A young woman and her friends from Antrim, Northern Ireland, want to highlight the benefits of volunteering in their local community.
Paige Sheerin, 18, has seen first-hand how volunteering can develop confidence and new skills and help bridge gaps in the community between younger and older people.
With a group of friends she made a film to encourage others to give up some time to help people in their community and gain new skills and experiences at the same time.
‘There are lots of ways you can give a little time to make the world a better place, and the opportunities for volunteering may be closer than you think,’ she said.
The film shows how opportunities for helping are often right on your doorstep. For example young people can help the elderly in local hospitals, assist a blind person using a mobile phone app or even help others further afield by volunteering for a charity shop or fundraising for a disaster relief.
Paige and her team of Fixers also wants to show how volunteering can help young people develop important new skills and experiences that can enhance their own lives, as well as creating new connections between diverse members of the local community.
Michael, 19, has Asperger’s and lives in Randalstown, Co Antrim. He worked in a local charity shop in the school holidays to get away from the PC screen and TV and do something more productive in his local community.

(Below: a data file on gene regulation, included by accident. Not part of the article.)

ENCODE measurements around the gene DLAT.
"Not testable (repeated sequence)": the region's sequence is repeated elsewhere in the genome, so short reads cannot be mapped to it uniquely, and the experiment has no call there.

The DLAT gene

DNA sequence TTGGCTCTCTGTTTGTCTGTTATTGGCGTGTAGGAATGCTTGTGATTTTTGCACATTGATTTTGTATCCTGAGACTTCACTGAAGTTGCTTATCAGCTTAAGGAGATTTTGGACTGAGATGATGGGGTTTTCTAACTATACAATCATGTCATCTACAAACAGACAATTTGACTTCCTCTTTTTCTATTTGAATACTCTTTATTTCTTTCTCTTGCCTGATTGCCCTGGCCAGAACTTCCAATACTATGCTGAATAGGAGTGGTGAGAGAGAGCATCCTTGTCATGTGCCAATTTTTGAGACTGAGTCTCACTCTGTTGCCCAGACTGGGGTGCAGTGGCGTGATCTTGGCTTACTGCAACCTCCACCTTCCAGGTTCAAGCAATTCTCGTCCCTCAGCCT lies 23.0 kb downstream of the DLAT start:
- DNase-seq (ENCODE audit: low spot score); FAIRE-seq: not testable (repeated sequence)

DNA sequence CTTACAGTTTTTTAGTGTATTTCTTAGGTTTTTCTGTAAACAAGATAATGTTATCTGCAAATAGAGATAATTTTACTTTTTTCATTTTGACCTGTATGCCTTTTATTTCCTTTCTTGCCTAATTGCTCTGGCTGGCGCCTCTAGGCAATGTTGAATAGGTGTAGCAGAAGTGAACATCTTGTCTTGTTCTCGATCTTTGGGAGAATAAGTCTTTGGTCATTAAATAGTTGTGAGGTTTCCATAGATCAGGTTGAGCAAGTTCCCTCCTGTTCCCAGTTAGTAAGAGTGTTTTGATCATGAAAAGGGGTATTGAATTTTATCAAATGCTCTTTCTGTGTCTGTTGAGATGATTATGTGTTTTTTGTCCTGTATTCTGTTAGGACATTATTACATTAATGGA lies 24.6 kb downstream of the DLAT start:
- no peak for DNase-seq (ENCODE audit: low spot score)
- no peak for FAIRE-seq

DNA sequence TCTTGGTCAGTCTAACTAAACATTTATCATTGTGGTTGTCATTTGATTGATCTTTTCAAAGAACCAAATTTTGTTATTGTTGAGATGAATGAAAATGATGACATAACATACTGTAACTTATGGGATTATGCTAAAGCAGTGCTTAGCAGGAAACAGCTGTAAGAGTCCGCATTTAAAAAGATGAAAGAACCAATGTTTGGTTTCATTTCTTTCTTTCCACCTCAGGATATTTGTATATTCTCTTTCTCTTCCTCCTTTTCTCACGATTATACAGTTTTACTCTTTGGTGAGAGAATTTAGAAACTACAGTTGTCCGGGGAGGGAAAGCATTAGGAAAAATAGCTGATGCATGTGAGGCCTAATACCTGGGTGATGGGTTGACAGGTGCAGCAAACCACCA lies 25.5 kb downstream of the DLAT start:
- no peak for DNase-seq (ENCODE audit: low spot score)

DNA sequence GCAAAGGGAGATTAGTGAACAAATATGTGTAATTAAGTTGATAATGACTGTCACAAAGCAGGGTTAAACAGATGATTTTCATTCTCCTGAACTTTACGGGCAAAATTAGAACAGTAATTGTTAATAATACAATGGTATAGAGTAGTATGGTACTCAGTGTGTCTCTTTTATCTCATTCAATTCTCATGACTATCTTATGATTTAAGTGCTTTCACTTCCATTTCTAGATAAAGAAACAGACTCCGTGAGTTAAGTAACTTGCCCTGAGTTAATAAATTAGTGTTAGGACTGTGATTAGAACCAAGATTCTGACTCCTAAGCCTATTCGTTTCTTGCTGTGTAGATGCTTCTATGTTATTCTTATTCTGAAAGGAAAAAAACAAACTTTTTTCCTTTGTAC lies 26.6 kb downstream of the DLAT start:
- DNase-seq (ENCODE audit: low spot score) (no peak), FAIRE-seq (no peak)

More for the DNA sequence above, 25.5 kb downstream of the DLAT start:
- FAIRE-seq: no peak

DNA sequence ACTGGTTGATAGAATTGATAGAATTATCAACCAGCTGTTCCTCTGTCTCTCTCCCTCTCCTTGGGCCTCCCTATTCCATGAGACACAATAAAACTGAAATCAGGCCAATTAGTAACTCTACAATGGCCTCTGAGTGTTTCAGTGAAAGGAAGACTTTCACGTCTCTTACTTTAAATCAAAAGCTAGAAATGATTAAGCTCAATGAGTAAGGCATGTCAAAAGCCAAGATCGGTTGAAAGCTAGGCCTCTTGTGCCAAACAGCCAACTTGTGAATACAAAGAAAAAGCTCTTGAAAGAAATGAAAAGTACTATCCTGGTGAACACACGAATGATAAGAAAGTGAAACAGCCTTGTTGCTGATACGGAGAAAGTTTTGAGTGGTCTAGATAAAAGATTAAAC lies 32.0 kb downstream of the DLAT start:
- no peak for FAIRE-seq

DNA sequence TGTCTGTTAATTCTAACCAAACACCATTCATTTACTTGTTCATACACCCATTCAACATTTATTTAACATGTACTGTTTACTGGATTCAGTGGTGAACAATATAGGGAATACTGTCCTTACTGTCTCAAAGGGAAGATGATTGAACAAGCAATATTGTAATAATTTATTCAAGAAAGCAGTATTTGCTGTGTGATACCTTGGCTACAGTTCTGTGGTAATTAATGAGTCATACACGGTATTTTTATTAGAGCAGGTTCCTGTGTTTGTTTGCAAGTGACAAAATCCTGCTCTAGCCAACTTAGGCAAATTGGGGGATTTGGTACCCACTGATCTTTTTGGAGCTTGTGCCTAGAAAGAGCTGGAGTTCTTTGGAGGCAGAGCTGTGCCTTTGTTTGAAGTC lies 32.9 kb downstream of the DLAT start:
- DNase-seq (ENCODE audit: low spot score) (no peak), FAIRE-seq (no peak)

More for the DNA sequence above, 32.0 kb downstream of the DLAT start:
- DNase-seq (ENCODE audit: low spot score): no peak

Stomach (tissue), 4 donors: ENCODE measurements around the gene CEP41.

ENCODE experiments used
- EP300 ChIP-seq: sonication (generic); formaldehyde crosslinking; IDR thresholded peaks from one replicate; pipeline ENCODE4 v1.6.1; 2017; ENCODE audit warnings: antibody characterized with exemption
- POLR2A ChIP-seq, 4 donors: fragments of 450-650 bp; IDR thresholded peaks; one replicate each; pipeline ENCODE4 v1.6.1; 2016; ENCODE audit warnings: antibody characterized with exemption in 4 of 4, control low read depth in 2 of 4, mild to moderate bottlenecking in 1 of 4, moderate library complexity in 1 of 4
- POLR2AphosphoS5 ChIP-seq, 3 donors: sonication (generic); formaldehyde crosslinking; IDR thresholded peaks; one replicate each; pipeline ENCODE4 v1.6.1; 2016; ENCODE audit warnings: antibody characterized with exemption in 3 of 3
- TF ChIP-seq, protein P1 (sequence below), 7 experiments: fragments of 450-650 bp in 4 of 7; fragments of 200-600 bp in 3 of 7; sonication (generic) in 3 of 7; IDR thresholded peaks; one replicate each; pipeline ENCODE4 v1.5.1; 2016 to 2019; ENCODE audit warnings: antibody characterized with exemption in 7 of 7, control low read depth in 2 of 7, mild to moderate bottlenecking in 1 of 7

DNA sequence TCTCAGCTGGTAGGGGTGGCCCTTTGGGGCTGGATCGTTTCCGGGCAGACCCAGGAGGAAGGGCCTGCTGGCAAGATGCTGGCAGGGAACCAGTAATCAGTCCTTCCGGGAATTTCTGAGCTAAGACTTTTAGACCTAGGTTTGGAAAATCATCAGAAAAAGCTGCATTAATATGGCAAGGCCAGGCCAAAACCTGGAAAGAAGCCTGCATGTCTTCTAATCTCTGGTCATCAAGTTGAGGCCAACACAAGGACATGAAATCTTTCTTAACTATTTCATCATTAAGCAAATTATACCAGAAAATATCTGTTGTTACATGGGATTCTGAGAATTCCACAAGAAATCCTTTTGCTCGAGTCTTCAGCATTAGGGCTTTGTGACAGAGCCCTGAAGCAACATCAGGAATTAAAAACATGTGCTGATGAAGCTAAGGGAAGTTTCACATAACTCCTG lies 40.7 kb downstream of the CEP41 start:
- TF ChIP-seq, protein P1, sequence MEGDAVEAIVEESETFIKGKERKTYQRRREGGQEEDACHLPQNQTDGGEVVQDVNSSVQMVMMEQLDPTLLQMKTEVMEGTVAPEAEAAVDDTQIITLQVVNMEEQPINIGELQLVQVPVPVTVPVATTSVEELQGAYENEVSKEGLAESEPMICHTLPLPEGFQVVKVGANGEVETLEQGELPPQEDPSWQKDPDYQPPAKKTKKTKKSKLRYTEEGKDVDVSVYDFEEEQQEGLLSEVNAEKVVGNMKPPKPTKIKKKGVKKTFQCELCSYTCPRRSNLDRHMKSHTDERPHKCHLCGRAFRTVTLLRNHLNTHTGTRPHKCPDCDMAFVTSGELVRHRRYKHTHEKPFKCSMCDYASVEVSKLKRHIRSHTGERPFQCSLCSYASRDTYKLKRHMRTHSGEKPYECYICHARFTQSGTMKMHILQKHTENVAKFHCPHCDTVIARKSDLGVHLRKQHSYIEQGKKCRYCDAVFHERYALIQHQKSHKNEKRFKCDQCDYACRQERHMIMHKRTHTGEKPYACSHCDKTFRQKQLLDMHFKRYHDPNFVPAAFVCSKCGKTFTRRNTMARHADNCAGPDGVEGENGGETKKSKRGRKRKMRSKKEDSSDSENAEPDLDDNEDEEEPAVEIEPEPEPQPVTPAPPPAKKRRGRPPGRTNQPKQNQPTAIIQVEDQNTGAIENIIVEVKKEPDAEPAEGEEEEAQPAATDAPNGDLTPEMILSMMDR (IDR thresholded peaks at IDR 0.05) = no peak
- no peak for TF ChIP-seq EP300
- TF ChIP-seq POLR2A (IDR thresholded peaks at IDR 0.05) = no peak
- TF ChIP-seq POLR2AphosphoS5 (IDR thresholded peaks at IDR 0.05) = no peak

He said: ‘Volunteering gave me daily interaction with the public and other volunteers which helped my social skills and confidence to grow. My Asperger's causes me issues when socialising with people, particularly strangers and volunteering has definitely helped me feel more confident in my social interactions.’
The charity Volunteer Now points out that volunteering ‘enables people to connect to each other and their communities, helping to build democratic, healthy and self-sustaining communities’.
According to the social action campaign ‘iWill’ supported by HRH the Prince of Wales, there are currently, 4 out of 10 young people aged between 10 and 20 involved in social action in the UK, but almost double this number would like to take part.
However, young people from less affluent communities can experience barriers to their ability to get involved, and Paige hopes her film will show the different ways they can access volunteering and break down some of those barriers.
The film was first shown at Belfast Castle to an invited audience of stakeholders from the community and received some very positive feedback. Viewers praised it for showing the variety of volunteering options available and how effective it was in encouraging young people to engage in volunteer work.
One viewer said: ‘It has given me lots of ideas for different ways to volunteer in my local community - I’m definitely going to be showing it to other people.’
Paige feels her Fixer project has really helped young people in her local community to see the benefits of volunteering, for themselves and for other people.
‘Volunteer – you might just change the world and it’s a great way to pick up new skills and experiences.’
To find other resources on this topic, and watch Fixers films, click on the image below.